I had another BKC II game at the club last saturday, in order to introduce Fred, who is already practicing CWC, to the joys of its WW2 sister rule. Stef was there, and requested to take part, so I gave him the Ruskies, and sided with Fred with the Germans.
This is june 1944, and operation Bagration is in full swing. The Soviets have managed to capture bridges and cross the Dniepr at Moghilev, they’ve started to entranch themselves and brought some armour. The situation is very serious… but chance has it that some German armored reserves are immediately available for a hasty counterattack. Germans have 10 turns to send the Russians packing across the Dniepr and seal the leak. Objectives are both Sovkhozes, and the main bridge across the Dniepr.
Here is what the terrain looked like (sorry, cam batteries were the first casualties in this game… c’est la guerre!)
Terrain from the East :
And from the West :
And here are the forces :
Taking advantage of his forces’ flexible doctrine, Fred reorganized them into 4 Kampfgruppen :
* KG1 CO & 3 Panthers
*KG 2 HQ & 4 Pz IVs
* KG 3 HQ, 5 Schitzen in HT, 2 Pz IV
* KG 4 5 Schitzen in HT, 2 Grille SPG
Russains entrenched on Hill 308 and in front of Moghilev (notice the SU 85 behind the hill)
Here was the plan. Hill 308 was obviously the key to the position, taking it fast would ruin the coherence of the Russian defence. So, Artillery would target Sovkhoz Marx on turn 5, then Hill 308 on turns 6 & 7. KG 1 & 2 would attack eastwards and take on Hill 308 frontally, KG 3 & 4 would take advantage of the road to take Sovkhoz Enghels and flank Hill 308.
Kampfgruppen 1 & 2 :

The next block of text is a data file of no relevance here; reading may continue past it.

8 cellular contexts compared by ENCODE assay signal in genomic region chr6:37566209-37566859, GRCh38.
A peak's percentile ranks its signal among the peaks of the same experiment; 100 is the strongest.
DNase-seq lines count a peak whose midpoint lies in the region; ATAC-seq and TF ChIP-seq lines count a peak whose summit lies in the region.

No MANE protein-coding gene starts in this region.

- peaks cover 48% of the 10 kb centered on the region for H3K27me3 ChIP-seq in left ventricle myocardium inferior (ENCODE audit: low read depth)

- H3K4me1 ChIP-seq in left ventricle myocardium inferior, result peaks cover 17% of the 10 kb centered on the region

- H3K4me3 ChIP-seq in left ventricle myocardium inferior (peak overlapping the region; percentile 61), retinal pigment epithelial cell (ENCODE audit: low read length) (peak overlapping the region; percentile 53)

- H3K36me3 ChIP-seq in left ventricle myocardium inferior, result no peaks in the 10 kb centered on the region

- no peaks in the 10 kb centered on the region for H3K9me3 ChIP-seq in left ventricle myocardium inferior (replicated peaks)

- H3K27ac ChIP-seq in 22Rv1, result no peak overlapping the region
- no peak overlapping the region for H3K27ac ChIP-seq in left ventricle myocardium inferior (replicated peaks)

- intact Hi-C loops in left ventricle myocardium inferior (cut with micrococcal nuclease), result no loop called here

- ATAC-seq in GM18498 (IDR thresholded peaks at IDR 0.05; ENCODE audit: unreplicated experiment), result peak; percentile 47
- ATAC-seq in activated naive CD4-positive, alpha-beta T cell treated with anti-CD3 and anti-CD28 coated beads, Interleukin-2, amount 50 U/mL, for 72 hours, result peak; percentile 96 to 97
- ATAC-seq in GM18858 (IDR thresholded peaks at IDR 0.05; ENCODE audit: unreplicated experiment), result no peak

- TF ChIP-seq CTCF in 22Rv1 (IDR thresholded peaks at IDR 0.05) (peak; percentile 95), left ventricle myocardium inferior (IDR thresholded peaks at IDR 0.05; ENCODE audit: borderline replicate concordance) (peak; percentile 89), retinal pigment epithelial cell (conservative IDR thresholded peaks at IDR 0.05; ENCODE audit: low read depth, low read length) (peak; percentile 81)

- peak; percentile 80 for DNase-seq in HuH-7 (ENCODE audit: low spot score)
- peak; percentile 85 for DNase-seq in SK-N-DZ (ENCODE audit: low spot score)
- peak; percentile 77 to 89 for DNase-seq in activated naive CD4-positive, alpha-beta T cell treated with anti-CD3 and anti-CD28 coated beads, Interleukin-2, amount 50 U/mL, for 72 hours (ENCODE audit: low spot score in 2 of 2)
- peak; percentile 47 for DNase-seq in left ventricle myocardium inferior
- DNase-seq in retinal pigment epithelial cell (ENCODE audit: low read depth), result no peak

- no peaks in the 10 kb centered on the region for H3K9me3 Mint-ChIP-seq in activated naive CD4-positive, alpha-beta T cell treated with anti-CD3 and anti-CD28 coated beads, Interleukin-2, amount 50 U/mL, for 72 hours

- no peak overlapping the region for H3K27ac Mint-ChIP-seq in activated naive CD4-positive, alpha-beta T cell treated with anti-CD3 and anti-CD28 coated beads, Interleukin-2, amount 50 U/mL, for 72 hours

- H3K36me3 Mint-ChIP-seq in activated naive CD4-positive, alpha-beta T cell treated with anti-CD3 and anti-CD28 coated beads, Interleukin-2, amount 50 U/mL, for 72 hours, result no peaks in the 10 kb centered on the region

and KG 3 & 4:
As the commander of KG 3 & 4, I was unhappy with the artillery allocation : I was eager to bypass Sovkhoz Marx (in my opinion too far forward of the main soviet position) and grab Sovkhoz Enghels which had been left unoccupied. In BKC terms, make good use of the road bonus. So I’d opted for a “mad charge” along the road, well conscious however that this might well be another Balaclava. My partner started to move his Panzers forward, all the more since the top of hill 308 was unoccupied. Essentially, we could hope to avoid mortar fire for some time… But I statred, as usual, with a command failure for KG 3, wasting some precious time, and that would have dire consequences. All went well however for KG 4, that could reach the lee of the low hill in front of 308.
At that stage, however, things looked bad for the german side : we were but 2 units short of having to test for break point, while the Soviets had lost but 2 tanks and were nearly intact on all objectives. Once more, German Panzers engaged the SU85, suppressing one, return fire doing the same to a Panther. Then it was the infantry’s turn to activate. This started, well, uneasily, as KG 3 rolled 12, and that was command blunder. Fortunately, that was but 3 attacks against a unit, 2 missed, so, well, no loss but for losing the possiblity to move that command. KG 4, on the other hand… they rolled 2, and that was incredibly welcome. Everyone could drive madly into Enghels Sovkhoz, resulting in a flanking of the Russian position on 308.
The Russians tried to counter by repositionning their SUs to face KG4 (now in their blind arc, and minimum distance of the mortars). German OPfire killed another 2, and suppressedf one, leaving the Russians but 2 AFVs, and likely to be destroyed by OPfire at their next activation. The Russian player conceded the game (it was turn 5) as with the demise of their tanks, coming artillery fire, and envelipment by tanks, SPGs and mechanized infantry, the forces on 308 were facing a hopeless battle. Their loss would have put the Russians way over Break Point too.
Fun game, that could have gone either way. Once more in BKC, as much as your plan, making good use of your luck will win, or lose you, the game, mimicking with a simple & elegant evice the vagaries of the battlefield. Thanks to Stef and Fred. Next occasion to play will be our big Cold War Commander da, and things are proceding soundly on it.